Following a cybersecurity attack on Saturday, the Alaska Court System has temporarily removed most of its operations from the internet, including its website and the ability to look up court records.
Officials said the attack halted electronic court filings, delayed online payments, and prevented videoconference hearings for several days.
“I believe there will be some inconveniences for a few days, such as trials being cancelled or judges deciding to move from videoconference to teleconference proceedings or the like. The Alaska Supreme Court Chief Justice Joel Bolger told the Anchorage Daily News, “We don’t have any of that worked out yet.”
In a written statement, the court system stated that it is working to remove malware from its servers.
“At this time, the court system does not believe any sensitive court records or employee information has been compromised,” according to the release, “but will immediately alert any affected persons if this occurs.” “There was no compromise of consumer credit card information.”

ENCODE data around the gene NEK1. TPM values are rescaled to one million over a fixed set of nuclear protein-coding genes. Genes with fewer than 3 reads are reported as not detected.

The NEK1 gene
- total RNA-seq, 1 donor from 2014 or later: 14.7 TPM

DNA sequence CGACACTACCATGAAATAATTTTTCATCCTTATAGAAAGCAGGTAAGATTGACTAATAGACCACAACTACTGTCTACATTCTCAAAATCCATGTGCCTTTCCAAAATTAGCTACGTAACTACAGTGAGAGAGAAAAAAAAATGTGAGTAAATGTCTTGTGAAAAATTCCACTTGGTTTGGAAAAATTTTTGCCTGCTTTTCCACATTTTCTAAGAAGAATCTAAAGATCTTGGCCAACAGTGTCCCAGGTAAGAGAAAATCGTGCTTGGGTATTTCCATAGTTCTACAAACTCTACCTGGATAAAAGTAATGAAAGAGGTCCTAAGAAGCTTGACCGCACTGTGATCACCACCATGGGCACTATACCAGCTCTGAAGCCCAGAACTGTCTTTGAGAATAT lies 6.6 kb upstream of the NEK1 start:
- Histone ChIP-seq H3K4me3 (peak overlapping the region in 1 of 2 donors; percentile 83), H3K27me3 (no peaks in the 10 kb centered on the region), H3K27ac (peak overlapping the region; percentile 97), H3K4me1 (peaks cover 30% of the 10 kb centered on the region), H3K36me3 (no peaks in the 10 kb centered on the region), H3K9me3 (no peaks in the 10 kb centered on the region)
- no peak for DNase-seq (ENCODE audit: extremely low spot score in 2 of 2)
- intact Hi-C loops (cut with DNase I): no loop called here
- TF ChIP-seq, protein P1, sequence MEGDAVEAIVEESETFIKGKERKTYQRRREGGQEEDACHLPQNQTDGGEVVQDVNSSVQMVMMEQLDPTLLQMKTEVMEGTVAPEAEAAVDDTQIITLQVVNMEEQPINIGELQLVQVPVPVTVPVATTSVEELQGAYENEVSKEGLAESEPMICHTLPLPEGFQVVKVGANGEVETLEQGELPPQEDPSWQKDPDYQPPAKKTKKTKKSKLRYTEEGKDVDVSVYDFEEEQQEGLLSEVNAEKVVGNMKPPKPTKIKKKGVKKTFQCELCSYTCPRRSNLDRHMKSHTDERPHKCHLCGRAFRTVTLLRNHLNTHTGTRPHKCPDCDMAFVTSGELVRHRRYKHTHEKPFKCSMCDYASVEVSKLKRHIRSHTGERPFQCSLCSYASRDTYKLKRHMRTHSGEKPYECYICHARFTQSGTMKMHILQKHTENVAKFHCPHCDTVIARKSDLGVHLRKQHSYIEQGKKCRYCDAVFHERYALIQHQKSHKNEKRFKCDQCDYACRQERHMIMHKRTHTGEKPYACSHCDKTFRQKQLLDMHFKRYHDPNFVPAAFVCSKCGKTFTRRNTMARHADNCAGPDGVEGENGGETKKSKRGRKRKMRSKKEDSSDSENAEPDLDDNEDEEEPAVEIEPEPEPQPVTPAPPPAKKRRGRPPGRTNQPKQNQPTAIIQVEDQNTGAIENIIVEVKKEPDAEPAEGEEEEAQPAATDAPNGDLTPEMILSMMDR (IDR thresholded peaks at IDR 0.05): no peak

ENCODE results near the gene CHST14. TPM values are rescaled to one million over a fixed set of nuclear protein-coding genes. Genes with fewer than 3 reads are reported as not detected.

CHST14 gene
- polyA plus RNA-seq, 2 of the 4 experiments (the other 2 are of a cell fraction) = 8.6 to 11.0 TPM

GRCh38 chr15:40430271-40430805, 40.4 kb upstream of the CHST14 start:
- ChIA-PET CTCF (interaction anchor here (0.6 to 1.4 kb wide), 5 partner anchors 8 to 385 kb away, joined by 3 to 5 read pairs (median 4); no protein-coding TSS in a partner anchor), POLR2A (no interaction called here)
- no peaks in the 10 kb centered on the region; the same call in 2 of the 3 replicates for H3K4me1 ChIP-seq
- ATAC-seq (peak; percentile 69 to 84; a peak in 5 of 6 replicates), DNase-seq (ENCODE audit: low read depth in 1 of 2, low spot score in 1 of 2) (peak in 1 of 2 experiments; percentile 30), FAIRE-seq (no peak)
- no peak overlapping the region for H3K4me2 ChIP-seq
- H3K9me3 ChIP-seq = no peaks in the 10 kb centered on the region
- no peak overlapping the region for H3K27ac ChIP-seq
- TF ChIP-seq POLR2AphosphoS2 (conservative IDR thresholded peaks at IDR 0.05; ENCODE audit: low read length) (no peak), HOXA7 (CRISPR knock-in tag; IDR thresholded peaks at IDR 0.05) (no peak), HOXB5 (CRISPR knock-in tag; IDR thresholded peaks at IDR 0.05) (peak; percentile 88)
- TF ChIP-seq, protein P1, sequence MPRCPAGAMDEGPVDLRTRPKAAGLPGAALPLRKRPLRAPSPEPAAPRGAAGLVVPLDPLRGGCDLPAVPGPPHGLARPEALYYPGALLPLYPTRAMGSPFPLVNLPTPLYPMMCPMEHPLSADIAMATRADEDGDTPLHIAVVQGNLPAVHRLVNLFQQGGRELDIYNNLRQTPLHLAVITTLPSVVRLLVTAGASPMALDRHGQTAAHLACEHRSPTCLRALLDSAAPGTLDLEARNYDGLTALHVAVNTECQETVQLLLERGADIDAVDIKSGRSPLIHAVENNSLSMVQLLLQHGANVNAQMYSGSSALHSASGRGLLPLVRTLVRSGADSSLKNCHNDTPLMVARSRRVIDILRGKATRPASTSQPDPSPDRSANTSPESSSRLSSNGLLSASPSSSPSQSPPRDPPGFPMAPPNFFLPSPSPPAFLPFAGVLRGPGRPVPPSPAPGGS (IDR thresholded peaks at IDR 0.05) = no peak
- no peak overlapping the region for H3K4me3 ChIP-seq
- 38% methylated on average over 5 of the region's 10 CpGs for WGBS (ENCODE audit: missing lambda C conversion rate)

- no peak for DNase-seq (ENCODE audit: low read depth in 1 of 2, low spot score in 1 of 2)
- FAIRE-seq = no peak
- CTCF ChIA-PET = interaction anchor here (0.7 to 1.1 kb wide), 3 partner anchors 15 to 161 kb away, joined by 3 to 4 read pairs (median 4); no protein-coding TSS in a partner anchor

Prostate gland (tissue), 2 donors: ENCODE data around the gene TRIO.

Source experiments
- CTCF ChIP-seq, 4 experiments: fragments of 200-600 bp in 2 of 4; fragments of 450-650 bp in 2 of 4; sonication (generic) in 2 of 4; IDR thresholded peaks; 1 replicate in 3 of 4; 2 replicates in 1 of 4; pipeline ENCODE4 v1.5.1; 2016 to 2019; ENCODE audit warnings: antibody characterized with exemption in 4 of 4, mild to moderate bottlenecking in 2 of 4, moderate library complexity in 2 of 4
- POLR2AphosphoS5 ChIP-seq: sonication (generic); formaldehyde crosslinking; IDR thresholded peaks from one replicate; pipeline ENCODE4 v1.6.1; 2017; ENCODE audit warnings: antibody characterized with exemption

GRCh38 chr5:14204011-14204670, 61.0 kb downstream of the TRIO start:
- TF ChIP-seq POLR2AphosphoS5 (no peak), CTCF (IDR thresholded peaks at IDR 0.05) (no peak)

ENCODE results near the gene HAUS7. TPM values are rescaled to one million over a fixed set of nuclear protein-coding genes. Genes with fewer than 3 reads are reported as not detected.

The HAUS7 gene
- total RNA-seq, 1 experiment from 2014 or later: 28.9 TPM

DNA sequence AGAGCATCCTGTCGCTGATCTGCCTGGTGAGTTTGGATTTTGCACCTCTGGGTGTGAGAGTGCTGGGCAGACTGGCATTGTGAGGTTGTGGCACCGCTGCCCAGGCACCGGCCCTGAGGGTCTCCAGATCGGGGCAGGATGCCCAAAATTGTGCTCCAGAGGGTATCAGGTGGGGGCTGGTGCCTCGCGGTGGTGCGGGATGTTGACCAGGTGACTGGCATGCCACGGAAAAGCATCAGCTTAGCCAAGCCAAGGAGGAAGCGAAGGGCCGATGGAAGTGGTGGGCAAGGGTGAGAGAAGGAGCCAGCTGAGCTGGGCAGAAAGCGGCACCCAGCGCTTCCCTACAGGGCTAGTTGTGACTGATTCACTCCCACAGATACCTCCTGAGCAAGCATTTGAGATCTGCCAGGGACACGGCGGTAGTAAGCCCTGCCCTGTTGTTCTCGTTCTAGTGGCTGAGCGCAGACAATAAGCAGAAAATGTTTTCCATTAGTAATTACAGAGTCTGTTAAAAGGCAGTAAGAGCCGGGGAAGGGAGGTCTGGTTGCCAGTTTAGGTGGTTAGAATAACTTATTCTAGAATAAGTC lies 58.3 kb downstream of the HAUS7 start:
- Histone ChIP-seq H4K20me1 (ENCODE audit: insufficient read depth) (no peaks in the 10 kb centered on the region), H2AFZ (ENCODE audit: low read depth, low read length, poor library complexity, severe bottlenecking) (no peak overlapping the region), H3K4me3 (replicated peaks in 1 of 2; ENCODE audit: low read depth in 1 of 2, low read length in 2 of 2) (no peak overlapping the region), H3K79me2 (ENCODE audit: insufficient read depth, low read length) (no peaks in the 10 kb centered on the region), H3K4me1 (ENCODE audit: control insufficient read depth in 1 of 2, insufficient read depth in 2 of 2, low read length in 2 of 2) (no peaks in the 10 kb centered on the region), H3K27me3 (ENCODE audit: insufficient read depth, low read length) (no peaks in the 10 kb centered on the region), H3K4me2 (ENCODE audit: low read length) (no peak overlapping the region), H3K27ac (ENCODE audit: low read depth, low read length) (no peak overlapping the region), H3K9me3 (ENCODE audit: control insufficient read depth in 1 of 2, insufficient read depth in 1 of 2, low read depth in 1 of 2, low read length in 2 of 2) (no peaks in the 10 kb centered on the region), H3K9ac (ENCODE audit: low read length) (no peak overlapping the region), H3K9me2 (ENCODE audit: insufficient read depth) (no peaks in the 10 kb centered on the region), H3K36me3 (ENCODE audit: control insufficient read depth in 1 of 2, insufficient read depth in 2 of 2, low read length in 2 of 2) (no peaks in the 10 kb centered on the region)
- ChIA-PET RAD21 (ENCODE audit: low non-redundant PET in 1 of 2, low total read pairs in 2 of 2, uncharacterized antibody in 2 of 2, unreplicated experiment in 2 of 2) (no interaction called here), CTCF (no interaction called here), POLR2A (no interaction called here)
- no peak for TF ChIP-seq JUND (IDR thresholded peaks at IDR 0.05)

The court system announced on Facebook and Twitter on Sunday that all in-custody arraignments would take place as planned.
The posts said, “Local courts have reached out to justice partners to let them know of any changes.”
Court officials discovered “anomalies in some servers and personal computers” on Thursday, according to Bolger, and hired a specialist on Friday. The specialist told the department, according to Bolger, that there seemed to be several attempts to hack into the computer system.
It wasn’t clear whether the malware was looking for details or money right away.
“I believe we caught this at an early point. I’m not sure what the actors’ motivations were,” Bolger said, refusing to say how the anomalies were found but claiming that only a “handful” of around 3,000 computers were affected.
The phone numbers for the courthouses are still active. The extent of the damage, according to Bolger, could take several days to decide.
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